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“Maturing is realizing how many things don’t require your comment.”
Rachel Wolchin.

 Just recently, my neighbor, Sean, in the middle of a heated discussion, directed a rather humorous comment to one of our mutual friends saying, “your contribution to this topic was more beneficial to us when you were silent.” We laughed, but it was true. Despite the entertaining nature of that comment in that particular context, It got me thinking about this concept of silence; when is it necessary for you to comment or remain silent?

In  the catholic church, there’s a term known as, “the great silence”. The Benedictine order is especially known for taking this vow of silence;  whereby, in monasteries and convents, members are encouraged to remain silent and to only talk when it’s necessary or unavoidable. This concept of silence cuts across the scholarly borders too, not just the religious doctrines. Great scholars such as Mahatma Gandhi once advised, “speak, only if it improves on the silence”. Pythagoras stated that silence is better that unmeaning words. Confucius added on by saying that silence is a true friend who never betrays.

As a child ,I read a story book that mentioned a time when Albert Einstein, one of the world’s greatest physicist and philosopher, passed up on an acceptance speech because he had nothing to say. Two weeks later after the award ceremony, he called the organizers of the event saying, “now I have something to say”. I don’t know how true this story is because I can’t find a credible source, but it’s a story that has imprinted on my mind all these years.

I find that I gain better understanding of things when I ponder on them in silence. I have come to embrace and love this concept of silence. We grew up being told by our elders that, “don’t speak when you don’t have something nice to say” or the infamous bible verse (I won’t even try to lie I know the exact verse or words) that speaks of what we profess with our tongues can not be taken back.

When I was a teenager and in my early 20s -I honestly can’t believe it’s gotten to a point where I’m saying “my early 20s” Old age is creeping in, my friend- I was the most impulsive person I knew. I say that because for real! I didn’t know anyone who had a serious case of verbal diarrhea like I did! Funny thing is, I didn’t care a brass farthing about what anybody had to say about it! I was expressing myself. My brother’s death had done a number on me and I felt I had the need to say everything that came to mind, while I had the chance to say it. I had lost that chance with him and I wasn’t going to lose it with anyone else. Truth be told, even now, I still struggle with holding back unnecessary commentary.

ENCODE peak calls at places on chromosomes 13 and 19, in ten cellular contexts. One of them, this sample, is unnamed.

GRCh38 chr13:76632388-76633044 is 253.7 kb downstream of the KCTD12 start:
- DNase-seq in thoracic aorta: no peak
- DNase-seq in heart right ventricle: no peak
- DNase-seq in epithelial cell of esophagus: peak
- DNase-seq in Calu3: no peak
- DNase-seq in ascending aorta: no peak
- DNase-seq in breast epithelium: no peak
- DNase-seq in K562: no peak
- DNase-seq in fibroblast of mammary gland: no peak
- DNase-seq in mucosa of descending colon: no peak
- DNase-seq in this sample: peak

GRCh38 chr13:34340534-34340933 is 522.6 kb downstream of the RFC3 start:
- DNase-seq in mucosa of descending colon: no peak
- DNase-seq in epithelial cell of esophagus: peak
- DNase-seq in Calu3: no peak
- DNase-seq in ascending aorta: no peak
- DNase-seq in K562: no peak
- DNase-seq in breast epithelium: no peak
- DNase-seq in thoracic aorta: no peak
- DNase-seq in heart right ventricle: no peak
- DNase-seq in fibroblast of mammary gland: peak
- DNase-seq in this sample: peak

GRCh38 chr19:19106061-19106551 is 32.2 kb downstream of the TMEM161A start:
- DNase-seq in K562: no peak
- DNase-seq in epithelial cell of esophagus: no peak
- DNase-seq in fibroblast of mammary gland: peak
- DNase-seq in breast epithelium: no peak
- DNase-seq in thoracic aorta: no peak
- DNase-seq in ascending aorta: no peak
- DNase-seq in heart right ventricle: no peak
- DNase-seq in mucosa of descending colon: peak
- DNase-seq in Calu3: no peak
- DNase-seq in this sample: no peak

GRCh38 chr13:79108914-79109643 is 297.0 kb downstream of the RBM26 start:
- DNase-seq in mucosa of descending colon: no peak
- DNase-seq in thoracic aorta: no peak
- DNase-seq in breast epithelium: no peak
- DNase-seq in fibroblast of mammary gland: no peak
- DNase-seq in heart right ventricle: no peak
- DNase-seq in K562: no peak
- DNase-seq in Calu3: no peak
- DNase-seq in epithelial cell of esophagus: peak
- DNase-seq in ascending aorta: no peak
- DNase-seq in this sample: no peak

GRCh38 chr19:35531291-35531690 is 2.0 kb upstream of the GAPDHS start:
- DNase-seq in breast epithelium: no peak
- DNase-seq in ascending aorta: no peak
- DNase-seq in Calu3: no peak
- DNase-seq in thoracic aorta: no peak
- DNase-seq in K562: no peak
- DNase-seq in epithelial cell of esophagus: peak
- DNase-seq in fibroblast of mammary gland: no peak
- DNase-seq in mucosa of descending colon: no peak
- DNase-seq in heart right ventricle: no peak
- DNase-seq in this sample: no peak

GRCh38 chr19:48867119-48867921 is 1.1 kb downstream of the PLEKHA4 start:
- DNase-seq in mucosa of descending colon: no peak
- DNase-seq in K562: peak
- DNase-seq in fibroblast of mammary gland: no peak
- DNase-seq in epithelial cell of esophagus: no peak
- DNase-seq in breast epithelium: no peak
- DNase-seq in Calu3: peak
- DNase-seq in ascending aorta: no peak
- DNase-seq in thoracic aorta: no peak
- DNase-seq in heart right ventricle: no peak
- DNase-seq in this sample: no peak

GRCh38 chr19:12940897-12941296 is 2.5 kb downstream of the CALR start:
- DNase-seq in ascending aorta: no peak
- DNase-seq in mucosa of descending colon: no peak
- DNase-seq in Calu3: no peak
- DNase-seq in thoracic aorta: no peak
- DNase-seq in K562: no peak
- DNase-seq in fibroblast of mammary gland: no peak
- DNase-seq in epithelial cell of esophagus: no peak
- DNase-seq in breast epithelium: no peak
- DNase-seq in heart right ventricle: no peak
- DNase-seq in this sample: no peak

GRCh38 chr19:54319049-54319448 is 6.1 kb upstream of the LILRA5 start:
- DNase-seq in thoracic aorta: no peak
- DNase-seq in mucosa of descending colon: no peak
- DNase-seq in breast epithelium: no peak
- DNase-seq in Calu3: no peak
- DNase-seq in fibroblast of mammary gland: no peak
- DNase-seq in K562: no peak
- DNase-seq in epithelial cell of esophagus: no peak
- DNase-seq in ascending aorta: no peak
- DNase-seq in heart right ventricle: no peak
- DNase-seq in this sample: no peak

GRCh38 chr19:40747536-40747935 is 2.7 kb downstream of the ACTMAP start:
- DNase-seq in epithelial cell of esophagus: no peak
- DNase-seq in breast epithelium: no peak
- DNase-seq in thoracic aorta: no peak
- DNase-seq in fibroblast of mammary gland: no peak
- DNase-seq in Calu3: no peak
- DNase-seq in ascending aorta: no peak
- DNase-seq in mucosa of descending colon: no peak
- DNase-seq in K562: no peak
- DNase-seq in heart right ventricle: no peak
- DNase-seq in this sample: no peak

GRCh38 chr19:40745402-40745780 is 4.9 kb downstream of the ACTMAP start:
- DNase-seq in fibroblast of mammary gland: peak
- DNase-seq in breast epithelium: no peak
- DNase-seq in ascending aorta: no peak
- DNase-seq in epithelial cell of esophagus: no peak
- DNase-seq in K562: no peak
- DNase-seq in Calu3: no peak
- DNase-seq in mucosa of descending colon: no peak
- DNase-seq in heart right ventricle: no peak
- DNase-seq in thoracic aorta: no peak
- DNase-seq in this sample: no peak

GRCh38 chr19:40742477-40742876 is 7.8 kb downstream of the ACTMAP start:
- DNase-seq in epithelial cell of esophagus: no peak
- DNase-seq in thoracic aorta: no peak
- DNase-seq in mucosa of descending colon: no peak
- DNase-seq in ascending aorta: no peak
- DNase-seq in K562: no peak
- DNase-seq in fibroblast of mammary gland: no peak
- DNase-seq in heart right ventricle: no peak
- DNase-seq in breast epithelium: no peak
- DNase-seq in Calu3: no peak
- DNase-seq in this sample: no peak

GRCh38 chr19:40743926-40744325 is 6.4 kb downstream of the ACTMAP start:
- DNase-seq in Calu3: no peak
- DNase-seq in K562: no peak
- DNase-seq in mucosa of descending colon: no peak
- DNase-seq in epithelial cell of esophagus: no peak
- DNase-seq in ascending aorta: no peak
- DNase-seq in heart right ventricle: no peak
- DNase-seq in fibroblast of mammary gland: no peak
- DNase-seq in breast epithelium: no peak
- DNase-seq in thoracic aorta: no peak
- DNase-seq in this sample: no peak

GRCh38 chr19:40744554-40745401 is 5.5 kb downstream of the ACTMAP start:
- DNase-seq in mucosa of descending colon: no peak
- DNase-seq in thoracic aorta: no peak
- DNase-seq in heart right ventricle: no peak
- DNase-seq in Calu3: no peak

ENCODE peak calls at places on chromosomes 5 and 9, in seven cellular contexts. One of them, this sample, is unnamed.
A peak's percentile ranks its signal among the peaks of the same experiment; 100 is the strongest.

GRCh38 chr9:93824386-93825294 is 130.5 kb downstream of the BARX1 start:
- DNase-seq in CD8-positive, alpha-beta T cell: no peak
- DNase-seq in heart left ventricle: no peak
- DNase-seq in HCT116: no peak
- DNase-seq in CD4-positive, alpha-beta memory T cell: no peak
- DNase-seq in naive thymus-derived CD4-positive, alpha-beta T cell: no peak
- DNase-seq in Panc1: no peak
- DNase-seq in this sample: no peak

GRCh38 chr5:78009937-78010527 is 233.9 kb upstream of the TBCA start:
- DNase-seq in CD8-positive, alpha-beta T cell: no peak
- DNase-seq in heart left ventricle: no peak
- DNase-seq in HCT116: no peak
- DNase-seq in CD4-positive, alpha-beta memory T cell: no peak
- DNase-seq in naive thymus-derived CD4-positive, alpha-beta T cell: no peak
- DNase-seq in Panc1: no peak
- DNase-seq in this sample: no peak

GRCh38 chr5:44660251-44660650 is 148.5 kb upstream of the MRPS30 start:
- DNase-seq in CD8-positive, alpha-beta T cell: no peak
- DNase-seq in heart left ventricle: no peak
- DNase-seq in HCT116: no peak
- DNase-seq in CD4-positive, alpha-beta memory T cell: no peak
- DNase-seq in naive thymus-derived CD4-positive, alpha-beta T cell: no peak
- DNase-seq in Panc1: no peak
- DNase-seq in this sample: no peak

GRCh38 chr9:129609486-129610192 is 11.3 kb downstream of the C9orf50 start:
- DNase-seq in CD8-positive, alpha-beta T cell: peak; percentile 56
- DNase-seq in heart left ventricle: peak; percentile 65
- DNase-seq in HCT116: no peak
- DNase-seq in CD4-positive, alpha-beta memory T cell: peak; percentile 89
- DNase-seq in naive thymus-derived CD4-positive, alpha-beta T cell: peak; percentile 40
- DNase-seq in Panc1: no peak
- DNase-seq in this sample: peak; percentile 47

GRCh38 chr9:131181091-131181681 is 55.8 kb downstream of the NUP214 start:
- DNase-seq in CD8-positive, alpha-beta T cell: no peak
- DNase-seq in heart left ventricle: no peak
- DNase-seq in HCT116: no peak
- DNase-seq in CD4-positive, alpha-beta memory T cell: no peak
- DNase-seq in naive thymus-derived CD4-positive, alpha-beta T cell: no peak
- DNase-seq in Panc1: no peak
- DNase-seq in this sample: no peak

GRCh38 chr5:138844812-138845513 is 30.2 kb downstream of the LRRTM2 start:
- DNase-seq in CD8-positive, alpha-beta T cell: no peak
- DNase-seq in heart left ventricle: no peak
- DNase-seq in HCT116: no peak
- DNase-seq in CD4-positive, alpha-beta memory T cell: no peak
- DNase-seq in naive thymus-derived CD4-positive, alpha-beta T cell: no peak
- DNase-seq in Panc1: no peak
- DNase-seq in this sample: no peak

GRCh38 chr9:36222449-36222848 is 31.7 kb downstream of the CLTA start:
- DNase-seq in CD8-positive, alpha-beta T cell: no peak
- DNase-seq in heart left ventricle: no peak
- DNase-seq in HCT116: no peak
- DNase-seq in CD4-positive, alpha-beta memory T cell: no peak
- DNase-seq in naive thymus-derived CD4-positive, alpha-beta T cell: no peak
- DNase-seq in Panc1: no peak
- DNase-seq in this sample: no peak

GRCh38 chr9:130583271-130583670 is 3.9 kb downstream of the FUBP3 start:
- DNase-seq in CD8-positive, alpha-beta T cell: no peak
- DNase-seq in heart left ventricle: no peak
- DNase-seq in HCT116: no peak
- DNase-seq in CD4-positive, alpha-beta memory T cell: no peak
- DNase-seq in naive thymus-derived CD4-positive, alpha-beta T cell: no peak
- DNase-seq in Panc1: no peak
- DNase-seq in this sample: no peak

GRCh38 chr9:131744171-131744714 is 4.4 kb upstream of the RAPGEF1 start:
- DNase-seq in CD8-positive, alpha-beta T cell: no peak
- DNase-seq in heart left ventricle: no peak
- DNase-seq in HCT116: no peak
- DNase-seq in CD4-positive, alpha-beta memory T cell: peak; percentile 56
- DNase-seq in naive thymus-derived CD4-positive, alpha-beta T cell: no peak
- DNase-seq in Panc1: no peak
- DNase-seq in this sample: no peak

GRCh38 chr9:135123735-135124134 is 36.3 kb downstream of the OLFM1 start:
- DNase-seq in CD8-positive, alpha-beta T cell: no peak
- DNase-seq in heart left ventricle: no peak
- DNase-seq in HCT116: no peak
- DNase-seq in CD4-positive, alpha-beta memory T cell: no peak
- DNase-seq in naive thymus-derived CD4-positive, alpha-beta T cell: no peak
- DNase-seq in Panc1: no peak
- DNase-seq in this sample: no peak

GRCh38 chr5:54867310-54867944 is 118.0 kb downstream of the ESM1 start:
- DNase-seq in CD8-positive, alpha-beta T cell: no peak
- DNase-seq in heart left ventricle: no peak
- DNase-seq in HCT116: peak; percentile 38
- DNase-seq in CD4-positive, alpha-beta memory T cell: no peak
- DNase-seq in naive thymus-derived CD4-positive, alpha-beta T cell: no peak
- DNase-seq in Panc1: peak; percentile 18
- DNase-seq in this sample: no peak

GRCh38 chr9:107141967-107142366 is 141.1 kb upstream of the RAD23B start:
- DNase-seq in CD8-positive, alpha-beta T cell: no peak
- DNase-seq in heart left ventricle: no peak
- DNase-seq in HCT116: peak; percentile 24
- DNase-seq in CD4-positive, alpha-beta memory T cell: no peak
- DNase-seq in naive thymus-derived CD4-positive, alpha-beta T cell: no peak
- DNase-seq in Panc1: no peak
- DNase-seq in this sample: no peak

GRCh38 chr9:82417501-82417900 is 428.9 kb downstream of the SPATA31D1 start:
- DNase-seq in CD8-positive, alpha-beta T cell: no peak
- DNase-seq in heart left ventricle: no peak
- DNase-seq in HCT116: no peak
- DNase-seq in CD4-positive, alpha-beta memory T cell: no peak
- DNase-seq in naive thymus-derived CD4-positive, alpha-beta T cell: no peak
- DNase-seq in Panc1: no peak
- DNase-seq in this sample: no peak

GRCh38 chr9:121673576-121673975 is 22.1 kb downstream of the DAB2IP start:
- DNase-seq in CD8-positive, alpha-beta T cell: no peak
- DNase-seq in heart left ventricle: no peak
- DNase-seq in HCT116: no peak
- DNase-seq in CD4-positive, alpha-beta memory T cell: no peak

The desperation in my quest to be the goddess of infallibility has caused me a lot of drama and stress in my life. I believe that it’s important to say what’s on your mind and say it as it is. However, I’ve come to understand that it doesn’t always sit well with most people. I have come to appreciate the words of Kevin, Robin’s court ordered therapist in the comedy series, How I Met Your Mother, ” Just because something needs to be told, doesn’t mean it needs to be heard. Some things are better left unsaid, because let’s face it; the most hurtful words come from the truth”.

I’m not saying that I shall no longer speak or I’m going to take a vow of silence; I just feel like I’m at a place in my life where I enjoy my own space. I enjoy the silence. It brings me peace, a peace I have fought for so long to feel. I find that I cannot bring myself to argue or respond to anyone if I feel like it’s not going to be beneficial, especially to my mental health. I find that I can easily walk away from people the minute they exhibit the slightest sign of disrespect towards me. Even if that person meant the world to me. It’s unfortunate but now more than ever I appreciate the growth. I appreciate the art of letting go and letting live.

So the next time someone hurts you, be quiet if you have nothing good to say. Don’t speak out of fury. Don’t say something for the sake of it. Silence is your best friend. It shall never betray you. Always speak when you are sure of your words, lest you say something that you will come to regret or something that will bring you a lot of distress in your life.

And from a passing statement, I learnt a valuable lesson. Before I utter any words, I ask myself, “Will your contribution to this topic be more beneficial in silence or by commenting?”

Until next time,

Love and Light




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